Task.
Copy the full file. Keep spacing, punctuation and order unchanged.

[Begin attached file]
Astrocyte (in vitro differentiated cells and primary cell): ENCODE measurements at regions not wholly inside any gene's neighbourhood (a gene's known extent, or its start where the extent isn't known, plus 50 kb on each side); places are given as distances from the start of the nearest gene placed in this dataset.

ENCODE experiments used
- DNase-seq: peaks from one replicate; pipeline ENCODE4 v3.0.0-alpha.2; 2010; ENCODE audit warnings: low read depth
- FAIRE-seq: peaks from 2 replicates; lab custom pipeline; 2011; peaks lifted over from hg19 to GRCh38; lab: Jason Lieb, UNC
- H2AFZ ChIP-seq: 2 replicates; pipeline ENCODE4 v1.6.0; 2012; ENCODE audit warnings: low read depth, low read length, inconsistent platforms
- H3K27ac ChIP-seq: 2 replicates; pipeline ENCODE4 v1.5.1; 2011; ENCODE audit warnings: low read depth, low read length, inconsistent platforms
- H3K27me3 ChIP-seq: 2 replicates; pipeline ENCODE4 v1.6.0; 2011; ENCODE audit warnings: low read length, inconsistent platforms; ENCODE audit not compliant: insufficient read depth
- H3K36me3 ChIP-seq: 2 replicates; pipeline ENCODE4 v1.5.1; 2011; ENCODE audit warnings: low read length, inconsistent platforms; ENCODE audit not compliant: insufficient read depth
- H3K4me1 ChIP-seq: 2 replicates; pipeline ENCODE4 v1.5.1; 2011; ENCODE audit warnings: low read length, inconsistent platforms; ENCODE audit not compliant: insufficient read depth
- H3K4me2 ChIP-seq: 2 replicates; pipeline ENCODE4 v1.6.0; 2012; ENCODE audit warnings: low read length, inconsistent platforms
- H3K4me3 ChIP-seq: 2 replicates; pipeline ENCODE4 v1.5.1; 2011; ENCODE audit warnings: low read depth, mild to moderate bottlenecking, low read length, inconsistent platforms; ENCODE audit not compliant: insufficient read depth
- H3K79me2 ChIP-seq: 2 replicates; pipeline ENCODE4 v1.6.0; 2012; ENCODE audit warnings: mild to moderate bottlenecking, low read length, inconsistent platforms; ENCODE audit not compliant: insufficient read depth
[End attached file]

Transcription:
Astrocyte (in vitro differentiated cells and primary cell): ENCODE measurements at regions not wholly inside any gene's neighbourhood (a gene's known extent, or its start where the extent isn't known, plus 50 kb on each side); places are given as distances from the start of the nearest gene placed in this dataset.

ENCODE experiments used
- DNase-seq: peaks from one replicate; pipeline ENCODE4 v3.0.0-alpha.2; 2010; ENCODE audit warnings: low read depth
- FAIRE-seq: peaks from 2 replicates; lab custom pipeline; 2011; peaks lifted over from hg19 to GRCh38; lab: Jason Lieb, UNC
- H2AFZ ChIP-seq: 2 replicates; pipeline ENCODE4 v1.6.0; 2012; ENCODE audit warnings: low read depth, low read length, inconsistent platforms
- H3K27ac ChIP-seq: 2 replicates; pipeline ENCODE4 v1.5.1; 2011; ENCODE audit warnings: low read depth, low read length, inconsistent platforms
- H3K27me3 ChIP-seq: 2 replicates; pipeline ENCODE4 v1.6.0; 2011; ENCODE audit warnings: low read length, inconsistent platforms; ENCODE audit not compliant: insufficient read depth
- H3K36me3 ChIP-seq: 2 replicates; pipeline ENCODE4 v1.5.1; 2011; ENCODE audit warnings: low read length, inconsistent platforms; ENCODE audit not compliant: insufficient read depth
- H3K4me1 ChIP-seq: 2 replicates; pipeline ENCODE4 v1.5.1; 2011; ENCODE audit warnings: low read length, inconsistent platforms; ENCODE audit not compliant: insufficient read depth
- H3K4me2 ChIP-seq: 2 replicates; pipeline ENCODE4 v1.6.0; 2012; ENCODE audit warnings: low read length, inconsistent platforms
- H3K4me3 ChIP-seq: 2 replicates; pipeline ENCODE4 v1.5.1; 2011; ENCODE audit warnings: low read depth, mild to moderate bottlenecking, low read length, inconsistent platforms; ENCODE audit not compliant: insufficient read depth
- H3K79me2 ChIP-seq: 2 replicates; pipeline ENCODE4 v1.6.0; 2012; ENCODE audit warnings: mild to moderate bottlenecking, low read length, inconsistent platforms; ENCODE audit not compliant: insufficient read depth